In order for a company to be successful, it must have solid leadership. Even the most skilled employees can't perform their jobs properly if they have a poor office manager. As team leader, it's your responsibility to provide a positive work environment conducive to productivity. Instead of establishing yourself as the boss, try to become a leader. Let's take a look at the differences between a boss and a leader.
1. Leaders Get Involved
Earn the respect of your staff by guiding and nurturing them, rather than simply ordering them around. Anyone can delegate work and then sit back and wait for it to be completed. A team leader gets involved with the project as needed, without micromanaging. Check in on your employees, and give them concrete examples. When you're both on the same page, projects are completed faster and smoother.
2. Leaders Are Willing to Learn
Just because you're the office manager doesn't mean you're infallible. Even the most skilled, experienced team leaders can learn from their employees. The best leaders recognize their flaws and work to improve them. They also see potential in their workers and build them up. If you make a mistake, own up to it. Nobody is perfect, and your staff will respect you if you don't try to pretend that you are the exception.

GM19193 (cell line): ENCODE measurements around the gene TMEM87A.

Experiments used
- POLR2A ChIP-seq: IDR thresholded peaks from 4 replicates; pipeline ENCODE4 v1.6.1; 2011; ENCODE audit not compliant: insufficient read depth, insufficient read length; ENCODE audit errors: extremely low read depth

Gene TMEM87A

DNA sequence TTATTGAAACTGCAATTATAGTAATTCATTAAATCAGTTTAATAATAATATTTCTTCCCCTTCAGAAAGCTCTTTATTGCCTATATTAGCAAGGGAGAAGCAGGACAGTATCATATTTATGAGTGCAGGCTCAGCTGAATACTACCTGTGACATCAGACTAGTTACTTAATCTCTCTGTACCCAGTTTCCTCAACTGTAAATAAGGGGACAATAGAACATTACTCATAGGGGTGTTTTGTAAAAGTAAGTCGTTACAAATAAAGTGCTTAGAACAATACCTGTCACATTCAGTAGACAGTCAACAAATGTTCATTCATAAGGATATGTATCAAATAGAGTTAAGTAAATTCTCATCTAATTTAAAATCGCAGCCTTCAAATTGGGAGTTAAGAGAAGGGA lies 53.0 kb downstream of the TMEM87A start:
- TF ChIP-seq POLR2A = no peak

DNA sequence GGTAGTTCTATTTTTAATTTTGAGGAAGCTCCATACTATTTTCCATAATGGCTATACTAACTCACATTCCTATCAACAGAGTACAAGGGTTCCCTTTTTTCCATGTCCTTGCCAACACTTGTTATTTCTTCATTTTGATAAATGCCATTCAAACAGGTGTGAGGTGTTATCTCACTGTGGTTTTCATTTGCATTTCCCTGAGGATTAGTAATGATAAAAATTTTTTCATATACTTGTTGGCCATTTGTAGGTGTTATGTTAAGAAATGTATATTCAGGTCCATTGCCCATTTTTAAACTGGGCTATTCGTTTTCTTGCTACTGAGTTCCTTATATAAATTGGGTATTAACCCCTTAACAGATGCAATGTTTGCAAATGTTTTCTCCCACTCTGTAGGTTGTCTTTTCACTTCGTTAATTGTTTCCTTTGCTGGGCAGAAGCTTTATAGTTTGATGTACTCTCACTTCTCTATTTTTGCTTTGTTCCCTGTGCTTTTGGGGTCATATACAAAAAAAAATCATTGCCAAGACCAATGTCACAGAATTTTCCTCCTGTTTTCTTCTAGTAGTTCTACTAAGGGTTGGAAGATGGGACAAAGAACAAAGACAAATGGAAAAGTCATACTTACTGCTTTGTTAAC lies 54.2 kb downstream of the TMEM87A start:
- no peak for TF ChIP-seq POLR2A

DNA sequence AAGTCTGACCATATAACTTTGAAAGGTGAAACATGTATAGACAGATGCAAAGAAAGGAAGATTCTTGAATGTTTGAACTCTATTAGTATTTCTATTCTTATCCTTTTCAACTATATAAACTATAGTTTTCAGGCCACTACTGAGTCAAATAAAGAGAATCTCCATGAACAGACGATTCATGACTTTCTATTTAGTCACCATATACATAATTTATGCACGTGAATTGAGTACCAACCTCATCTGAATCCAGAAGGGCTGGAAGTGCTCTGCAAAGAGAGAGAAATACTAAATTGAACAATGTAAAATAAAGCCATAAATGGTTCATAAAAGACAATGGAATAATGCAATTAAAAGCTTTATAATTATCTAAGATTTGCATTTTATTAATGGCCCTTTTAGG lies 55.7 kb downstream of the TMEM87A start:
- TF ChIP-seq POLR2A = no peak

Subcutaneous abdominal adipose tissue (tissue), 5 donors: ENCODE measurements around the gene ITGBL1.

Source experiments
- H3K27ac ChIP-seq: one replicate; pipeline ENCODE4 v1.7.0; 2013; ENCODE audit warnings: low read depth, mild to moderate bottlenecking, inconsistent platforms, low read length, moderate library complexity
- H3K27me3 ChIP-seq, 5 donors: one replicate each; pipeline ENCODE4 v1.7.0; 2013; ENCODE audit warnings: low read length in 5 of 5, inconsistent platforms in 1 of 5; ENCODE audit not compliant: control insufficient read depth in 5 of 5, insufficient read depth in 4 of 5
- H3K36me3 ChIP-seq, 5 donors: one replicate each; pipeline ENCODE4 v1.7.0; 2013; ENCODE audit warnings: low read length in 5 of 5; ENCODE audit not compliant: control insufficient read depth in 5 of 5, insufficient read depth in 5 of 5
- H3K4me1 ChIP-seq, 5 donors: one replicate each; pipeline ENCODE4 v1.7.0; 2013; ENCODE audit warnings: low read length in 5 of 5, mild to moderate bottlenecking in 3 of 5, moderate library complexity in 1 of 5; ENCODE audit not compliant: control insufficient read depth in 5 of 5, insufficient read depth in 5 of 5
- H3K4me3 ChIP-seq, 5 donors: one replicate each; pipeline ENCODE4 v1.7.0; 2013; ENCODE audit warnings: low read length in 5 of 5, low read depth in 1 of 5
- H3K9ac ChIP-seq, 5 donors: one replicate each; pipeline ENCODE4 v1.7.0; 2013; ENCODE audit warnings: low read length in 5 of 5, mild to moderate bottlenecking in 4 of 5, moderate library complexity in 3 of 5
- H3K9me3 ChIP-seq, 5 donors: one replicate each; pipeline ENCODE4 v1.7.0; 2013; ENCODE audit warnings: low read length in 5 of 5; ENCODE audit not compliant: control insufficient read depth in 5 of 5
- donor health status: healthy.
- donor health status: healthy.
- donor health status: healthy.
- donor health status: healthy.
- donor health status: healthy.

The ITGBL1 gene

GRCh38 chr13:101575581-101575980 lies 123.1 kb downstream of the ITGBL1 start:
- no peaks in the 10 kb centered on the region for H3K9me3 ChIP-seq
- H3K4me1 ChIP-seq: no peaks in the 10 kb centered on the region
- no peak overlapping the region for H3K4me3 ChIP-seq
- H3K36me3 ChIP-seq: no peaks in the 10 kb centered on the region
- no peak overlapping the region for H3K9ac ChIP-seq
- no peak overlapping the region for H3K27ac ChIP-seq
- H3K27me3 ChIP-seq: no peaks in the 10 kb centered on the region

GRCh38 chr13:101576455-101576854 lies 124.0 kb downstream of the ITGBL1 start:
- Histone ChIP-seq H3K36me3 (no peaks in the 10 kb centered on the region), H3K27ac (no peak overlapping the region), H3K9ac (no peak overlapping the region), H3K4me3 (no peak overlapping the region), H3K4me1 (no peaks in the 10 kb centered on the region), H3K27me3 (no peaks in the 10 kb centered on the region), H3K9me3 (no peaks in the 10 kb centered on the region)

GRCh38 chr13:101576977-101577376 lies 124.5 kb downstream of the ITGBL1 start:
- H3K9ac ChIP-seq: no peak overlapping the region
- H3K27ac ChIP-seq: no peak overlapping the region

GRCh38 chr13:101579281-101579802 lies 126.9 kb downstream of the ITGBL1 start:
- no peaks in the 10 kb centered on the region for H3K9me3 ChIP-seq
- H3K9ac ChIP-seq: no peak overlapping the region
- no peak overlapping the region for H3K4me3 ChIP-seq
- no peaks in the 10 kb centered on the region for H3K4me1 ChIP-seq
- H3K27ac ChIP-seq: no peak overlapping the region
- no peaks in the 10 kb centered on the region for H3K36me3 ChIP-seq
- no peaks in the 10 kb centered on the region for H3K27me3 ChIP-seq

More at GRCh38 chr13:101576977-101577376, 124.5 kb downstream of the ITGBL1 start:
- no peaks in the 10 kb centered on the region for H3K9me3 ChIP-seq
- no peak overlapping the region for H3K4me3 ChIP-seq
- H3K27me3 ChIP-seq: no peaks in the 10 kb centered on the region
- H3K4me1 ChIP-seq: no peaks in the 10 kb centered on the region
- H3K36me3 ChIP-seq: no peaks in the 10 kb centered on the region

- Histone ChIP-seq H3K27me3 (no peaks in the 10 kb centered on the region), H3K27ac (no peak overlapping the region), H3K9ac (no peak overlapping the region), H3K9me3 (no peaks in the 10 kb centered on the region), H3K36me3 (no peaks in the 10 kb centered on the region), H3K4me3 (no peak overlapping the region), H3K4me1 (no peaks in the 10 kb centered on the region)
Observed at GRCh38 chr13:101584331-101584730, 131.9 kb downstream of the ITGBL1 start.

3. Leaders Use Positive Reinforcement
Instead of criticizing errors, celebrate achievements. As office supervisor, addressing mistakes is one of your major responsibilities. However, the way you handle issues is what defines you as a team leader, rather than just a boss. Be kind and understanding. When one of your team members does something noteworthy, use them as an example to inspire others. Build a culture based on rejoicing employee strengths, rather than focusing on weaknesses.
4. Leaders Seek Lasting Solutions
If you run into a problem, seek long-term solutions that eliminate the problem for good. Any company boss can find a quick workaround. The difference between giving an answer and providing a solution is the amount of effort you put in. For example, if an employee asks for a client's contact information, you can read off a phone number, or you can show the employee how to access that information. Like the old saying goes, teach your employees how to fish, rather than giving them one meal.
5. Leaders Take Responsibility
Mistakes are inevitable. You're going to make them, and your employees will, too. Blaming others for your mistakes is an even bigger mistake. As the team leader, when something goes wrong, it's on your shoulders. It may not always seem fair, but it's up to you to take the high road. Even though you have a leadership role, you're still part of a team.
As a team leader, your passion should be evident. A boss is just there to collect a paycheck, whereas a leader truly wants to help the organization and its employees to progress and succeed. Take pride in your job, and you will become a natural leader.
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